Tuberculosis: Guidelines Changed for Latent TB Treatment
September 21, 2001
The U.S. Centers for Disease Control and the American Thoracic Society have issued new guidelines calling for more caution in using the two-month regimen of rifampin and pyrazinamide. The change resulted from reports of 21 cases of severe liver injury with the two-drug regimen. Five of these patients died, and 16 recovered.
The new guidelines were published in the August 31, 2001 MMWR (Morbidity and Mortality Weekly Report), volume 50, number 34, pages 733-735. We cannot summarize them because there are many special cases. For most patients, especially those who are HIV-negative, the older nine-month regimen of isoniazid (INH) should be used. For persons with HIV, the guidelines include the following:
"Available data do not suggest excessive risk for severe hepatitis associated with RIF-PZA treatment among HIV-infected persons. In a large multinational trial, HIV-infected patients treated with RIF-PZA had lower rates of serum aminotransferarase (AT) elevations than those given INH alone. The RIF-PZA regimen also was well tolerated when given twice weekly to HIV-infected persons in Zambia and Haiti. However, experience from trials may not translate to all clinical practice settings, and it may be prudent to use 9 months of daily INH for treatment of HIV-infected persons with LBTI [latent TB infection] when completion of treatment can be assured."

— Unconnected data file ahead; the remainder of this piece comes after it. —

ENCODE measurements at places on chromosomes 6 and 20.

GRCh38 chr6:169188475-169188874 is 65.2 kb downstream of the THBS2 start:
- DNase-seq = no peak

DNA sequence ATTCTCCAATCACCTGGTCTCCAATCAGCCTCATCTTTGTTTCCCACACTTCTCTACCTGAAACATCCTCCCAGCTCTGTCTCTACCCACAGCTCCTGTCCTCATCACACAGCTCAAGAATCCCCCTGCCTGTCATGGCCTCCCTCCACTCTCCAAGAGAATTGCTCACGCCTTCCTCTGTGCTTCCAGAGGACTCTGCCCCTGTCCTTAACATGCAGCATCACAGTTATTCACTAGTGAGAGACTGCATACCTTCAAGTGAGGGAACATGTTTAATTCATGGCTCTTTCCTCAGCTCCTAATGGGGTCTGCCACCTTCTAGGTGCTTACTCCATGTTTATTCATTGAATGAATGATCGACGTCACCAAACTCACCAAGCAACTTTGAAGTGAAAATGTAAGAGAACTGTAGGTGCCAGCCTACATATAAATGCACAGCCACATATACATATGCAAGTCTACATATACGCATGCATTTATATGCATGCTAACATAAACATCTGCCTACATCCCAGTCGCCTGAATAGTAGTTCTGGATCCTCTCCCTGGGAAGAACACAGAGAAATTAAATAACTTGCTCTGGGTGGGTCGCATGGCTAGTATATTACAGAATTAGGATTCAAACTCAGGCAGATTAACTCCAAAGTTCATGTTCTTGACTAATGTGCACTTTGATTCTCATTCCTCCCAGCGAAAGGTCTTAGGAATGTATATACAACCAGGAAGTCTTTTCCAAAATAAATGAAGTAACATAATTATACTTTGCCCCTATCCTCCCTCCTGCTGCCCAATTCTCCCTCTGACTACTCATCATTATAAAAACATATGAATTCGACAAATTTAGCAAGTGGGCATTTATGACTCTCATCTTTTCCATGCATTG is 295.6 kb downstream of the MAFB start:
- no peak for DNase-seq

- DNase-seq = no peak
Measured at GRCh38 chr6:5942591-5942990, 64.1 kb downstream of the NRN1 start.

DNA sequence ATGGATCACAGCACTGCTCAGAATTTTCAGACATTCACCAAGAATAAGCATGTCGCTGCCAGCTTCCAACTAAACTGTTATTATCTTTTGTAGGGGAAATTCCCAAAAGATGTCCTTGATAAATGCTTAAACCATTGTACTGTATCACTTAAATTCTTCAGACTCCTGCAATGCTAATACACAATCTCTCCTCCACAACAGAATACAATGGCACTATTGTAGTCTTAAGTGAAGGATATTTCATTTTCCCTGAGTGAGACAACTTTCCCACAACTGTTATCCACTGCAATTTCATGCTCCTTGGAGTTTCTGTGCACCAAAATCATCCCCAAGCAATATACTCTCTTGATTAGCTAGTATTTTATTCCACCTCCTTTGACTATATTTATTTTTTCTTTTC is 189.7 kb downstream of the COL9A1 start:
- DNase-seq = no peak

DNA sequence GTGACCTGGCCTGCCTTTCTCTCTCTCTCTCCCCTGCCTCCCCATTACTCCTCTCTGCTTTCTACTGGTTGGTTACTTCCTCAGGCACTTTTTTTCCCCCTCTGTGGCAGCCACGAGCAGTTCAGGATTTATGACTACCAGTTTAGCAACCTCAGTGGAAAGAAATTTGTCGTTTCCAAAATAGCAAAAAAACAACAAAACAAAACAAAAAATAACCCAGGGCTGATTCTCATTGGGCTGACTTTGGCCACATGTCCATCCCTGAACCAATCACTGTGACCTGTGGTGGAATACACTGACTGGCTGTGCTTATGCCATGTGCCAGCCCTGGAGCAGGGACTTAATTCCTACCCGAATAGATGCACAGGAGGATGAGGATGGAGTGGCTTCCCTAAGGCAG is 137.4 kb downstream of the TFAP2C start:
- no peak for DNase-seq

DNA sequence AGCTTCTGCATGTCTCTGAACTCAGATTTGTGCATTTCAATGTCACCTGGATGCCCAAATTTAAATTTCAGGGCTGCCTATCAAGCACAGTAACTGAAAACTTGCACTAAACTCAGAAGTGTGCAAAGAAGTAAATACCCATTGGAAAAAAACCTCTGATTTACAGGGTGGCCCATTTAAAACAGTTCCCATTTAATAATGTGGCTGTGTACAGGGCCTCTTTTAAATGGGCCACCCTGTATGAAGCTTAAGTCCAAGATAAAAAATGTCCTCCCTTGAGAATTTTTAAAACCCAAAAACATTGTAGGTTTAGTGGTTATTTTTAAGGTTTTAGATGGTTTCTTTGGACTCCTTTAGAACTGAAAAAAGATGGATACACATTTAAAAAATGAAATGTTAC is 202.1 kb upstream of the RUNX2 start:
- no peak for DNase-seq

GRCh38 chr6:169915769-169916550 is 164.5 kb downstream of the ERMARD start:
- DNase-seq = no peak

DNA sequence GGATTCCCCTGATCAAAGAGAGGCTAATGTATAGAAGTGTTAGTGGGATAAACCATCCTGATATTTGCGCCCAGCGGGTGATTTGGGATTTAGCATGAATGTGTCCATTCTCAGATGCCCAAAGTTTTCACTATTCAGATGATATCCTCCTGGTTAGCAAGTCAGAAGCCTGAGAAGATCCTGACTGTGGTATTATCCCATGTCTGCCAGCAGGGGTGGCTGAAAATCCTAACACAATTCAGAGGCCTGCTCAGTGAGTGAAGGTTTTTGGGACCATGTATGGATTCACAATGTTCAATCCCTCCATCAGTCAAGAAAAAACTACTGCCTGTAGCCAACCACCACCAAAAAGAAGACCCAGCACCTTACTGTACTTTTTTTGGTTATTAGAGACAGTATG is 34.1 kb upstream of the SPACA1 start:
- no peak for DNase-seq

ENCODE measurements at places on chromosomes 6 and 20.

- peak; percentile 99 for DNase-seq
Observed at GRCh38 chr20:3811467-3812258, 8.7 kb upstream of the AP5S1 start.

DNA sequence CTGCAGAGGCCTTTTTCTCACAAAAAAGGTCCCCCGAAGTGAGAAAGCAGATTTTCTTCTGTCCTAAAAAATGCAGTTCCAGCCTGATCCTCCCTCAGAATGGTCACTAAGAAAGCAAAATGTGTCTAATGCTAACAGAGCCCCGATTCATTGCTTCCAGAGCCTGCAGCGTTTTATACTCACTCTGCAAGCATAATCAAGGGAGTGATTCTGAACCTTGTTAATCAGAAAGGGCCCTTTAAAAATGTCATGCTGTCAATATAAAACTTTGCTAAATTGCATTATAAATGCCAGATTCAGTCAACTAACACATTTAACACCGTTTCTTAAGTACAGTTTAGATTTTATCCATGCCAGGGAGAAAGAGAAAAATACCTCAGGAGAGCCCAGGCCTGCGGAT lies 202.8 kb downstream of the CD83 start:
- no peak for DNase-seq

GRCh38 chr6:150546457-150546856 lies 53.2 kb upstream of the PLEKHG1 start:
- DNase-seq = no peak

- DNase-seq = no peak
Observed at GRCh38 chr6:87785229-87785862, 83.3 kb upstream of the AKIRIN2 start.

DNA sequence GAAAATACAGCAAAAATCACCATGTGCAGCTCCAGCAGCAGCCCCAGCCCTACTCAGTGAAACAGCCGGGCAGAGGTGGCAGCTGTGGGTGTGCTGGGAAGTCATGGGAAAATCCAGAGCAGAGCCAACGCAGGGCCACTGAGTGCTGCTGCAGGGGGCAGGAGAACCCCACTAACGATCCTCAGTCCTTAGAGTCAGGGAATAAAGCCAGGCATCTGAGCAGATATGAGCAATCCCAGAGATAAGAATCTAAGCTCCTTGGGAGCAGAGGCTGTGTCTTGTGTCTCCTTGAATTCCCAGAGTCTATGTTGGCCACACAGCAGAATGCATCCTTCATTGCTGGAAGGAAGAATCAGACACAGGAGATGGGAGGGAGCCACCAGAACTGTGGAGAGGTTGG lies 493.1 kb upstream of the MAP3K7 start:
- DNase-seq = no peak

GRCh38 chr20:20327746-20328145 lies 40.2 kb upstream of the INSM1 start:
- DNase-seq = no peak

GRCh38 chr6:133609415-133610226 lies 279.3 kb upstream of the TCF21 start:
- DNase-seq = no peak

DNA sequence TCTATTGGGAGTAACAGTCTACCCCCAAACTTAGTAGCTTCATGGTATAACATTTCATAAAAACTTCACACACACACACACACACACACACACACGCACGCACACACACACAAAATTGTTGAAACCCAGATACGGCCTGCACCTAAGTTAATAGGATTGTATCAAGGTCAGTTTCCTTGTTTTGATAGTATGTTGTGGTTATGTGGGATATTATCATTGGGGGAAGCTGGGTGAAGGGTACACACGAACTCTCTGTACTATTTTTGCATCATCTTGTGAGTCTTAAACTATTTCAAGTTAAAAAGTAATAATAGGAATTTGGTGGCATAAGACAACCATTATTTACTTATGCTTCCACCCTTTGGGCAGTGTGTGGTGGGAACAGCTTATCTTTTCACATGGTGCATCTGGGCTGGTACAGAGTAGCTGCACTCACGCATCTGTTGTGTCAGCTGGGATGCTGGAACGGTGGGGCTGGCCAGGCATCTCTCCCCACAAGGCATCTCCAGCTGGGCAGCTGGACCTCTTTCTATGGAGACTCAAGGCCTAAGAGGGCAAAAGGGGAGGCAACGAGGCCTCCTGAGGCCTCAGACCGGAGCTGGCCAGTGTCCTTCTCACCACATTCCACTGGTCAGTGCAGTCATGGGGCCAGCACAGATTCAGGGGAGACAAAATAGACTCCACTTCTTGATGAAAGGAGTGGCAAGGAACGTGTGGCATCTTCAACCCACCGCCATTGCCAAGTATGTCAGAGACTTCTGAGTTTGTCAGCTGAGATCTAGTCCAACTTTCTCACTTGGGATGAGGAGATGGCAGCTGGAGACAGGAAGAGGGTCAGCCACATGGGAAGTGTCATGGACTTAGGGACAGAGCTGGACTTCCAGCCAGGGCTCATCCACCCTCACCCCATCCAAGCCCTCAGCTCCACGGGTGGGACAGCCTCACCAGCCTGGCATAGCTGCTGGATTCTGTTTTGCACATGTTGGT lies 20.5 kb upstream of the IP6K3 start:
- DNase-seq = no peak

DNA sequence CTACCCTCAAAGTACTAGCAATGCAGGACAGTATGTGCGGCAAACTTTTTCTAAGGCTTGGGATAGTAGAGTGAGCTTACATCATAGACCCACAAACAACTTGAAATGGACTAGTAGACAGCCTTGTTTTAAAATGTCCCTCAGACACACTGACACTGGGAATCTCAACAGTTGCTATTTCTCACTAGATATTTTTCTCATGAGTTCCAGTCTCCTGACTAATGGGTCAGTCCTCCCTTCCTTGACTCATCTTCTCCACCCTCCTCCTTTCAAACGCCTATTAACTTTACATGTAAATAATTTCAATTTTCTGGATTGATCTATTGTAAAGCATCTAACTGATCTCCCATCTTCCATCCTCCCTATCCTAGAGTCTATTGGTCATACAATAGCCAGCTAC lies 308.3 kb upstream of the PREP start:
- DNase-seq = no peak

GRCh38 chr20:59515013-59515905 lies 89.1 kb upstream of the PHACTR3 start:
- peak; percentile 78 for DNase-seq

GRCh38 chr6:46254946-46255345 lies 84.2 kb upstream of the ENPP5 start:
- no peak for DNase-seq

The August 31 MMWR is available at http://www.cdc.gov/mmwr/preview/mmwrhtml/mm5034a1.htm. Click here to download the PDF.
ISSN # 1052-4207
Copyright 2001 by John S. James. Permission granted for noncommercial reproduction, provided that our address and phone number are included if more than short quotations are used.
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